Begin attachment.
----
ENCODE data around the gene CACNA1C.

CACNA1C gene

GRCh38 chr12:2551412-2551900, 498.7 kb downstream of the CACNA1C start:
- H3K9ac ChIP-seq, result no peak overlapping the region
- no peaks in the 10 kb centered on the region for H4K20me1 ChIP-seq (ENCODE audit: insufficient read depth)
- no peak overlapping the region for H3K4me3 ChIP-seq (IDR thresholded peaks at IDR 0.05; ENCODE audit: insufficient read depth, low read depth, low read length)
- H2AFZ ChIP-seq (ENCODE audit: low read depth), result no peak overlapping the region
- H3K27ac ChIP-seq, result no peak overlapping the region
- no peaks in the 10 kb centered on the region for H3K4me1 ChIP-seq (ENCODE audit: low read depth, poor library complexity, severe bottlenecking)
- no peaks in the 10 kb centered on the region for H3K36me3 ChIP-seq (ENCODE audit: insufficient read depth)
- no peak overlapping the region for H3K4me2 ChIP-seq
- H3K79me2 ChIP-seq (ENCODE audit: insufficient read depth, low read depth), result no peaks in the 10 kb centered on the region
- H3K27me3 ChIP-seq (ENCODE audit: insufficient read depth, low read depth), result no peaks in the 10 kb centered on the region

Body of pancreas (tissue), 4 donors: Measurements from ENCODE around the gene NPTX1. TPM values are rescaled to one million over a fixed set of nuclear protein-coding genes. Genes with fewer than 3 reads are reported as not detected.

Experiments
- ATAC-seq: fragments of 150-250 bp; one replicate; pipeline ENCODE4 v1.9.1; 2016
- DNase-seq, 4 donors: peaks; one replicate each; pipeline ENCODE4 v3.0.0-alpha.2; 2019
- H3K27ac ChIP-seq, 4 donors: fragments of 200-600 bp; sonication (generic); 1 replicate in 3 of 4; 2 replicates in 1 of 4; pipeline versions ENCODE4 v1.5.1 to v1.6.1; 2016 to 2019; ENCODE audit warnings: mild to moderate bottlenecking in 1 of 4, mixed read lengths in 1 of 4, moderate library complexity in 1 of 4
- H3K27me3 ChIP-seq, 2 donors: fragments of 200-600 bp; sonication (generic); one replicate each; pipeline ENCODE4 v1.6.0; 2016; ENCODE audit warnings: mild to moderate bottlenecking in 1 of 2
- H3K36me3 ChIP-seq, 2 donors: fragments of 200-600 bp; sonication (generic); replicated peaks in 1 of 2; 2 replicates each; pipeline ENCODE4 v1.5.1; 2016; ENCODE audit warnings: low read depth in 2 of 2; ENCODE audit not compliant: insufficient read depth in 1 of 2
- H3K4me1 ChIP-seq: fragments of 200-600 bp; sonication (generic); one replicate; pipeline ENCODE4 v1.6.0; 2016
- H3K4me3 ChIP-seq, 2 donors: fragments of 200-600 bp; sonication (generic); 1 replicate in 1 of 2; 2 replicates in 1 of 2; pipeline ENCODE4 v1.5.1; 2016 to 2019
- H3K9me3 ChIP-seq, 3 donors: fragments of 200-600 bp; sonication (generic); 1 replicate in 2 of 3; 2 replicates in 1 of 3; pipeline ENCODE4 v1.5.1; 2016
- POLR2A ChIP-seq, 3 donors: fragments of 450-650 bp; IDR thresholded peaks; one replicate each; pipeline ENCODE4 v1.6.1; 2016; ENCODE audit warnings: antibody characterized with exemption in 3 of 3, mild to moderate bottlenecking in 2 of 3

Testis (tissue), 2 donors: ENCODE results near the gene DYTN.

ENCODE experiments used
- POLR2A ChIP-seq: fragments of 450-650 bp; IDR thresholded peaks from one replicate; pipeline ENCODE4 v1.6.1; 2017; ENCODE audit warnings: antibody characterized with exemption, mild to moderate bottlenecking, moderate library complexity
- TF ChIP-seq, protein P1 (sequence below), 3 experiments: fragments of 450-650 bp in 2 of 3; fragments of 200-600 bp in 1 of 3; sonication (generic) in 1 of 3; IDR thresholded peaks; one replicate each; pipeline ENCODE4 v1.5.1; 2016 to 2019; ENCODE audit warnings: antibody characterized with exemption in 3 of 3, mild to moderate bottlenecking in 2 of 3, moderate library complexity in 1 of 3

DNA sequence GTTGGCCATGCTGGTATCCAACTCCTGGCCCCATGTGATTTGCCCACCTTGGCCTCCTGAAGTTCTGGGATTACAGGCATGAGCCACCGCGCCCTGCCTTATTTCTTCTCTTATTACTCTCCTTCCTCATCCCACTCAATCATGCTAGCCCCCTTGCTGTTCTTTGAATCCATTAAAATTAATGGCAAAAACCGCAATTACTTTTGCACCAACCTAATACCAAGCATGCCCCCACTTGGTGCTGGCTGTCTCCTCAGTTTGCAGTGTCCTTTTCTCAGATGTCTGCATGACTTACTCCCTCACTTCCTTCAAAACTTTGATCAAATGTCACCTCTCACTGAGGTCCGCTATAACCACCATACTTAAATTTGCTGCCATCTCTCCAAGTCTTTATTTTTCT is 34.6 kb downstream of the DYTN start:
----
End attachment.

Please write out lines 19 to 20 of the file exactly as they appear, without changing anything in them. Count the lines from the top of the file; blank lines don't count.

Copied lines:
- H3K27me3 ChIP-seq, 2 donors: fragments of 200-600 bp; sonication (generic); one replicate each; pipeline ENCODE4 v1.6.0; 2016; ENCODE audit warnings: mild to moderate bottlenecking in 1 of 2
- H3K36me3 ChIP-seq, 2 donors: fragments of 200-600 bp; sonication (generic); replicated peaks in 1 of 2; 2 replicates each; pipeline ENCODE4 v1.5.1; 2016; ENCODE audit warnings: low read depth in 2 of 2; ENCODE audit not compliant: insufficient read depth in 1 of 2